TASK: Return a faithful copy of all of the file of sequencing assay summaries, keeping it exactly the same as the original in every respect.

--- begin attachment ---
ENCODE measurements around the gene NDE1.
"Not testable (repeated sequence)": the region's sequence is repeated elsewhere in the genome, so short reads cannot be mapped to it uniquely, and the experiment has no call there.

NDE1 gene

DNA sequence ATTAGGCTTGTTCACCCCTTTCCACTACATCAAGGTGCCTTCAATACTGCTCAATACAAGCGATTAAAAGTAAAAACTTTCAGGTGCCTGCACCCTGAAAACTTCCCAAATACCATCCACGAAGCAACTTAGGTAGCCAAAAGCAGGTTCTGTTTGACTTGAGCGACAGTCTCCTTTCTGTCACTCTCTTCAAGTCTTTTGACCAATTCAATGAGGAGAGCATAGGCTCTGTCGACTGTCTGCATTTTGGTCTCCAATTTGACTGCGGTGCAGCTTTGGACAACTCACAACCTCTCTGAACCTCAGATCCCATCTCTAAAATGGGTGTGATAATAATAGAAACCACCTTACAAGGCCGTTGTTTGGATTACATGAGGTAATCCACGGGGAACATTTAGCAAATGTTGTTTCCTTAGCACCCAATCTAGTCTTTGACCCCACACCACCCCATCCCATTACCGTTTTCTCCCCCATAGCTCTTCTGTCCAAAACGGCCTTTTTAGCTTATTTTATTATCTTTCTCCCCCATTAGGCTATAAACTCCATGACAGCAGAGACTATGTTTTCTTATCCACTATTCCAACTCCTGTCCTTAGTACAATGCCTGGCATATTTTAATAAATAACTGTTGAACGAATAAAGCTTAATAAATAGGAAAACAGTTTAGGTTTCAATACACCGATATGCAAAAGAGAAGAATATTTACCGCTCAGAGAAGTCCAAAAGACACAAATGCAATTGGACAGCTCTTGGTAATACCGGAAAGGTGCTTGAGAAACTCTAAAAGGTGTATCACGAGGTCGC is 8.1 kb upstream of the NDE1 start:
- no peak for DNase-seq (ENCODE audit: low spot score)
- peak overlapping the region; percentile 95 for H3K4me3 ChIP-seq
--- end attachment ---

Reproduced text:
ENCODE measurements around the gene NDE1.
"Not testable (repeated sequence)": the region's sequence is repeated elsewhere in the genome, so short reads cannot be mapped to it uniquely, and the experiment has no call there.

NDE1 gene

DNA sequence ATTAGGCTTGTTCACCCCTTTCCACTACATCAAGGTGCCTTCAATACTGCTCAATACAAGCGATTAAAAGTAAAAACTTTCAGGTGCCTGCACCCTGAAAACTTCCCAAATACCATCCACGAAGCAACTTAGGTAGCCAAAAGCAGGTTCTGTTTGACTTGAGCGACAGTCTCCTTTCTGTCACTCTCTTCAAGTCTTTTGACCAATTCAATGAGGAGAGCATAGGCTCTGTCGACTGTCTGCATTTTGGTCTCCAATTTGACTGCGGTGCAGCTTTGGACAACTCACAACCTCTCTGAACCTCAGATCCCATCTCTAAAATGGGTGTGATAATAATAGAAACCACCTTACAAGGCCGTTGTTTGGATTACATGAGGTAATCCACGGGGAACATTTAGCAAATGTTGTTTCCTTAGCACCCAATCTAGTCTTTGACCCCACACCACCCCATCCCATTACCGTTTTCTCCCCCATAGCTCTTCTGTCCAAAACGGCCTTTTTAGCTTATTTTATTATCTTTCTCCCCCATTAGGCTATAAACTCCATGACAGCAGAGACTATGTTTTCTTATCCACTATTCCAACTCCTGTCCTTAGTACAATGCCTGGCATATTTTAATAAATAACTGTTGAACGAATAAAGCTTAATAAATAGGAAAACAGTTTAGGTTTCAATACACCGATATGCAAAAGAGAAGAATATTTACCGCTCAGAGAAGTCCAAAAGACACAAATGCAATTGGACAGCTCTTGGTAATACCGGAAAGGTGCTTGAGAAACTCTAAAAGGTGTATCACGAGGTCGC is 8.1 kb upstream of the NDE1 start:
- no peak for DNase-seq (ENCODE audit: low spot score)
- peak overlapping the region; percentile 95 for H3K4me3 ChIP-seq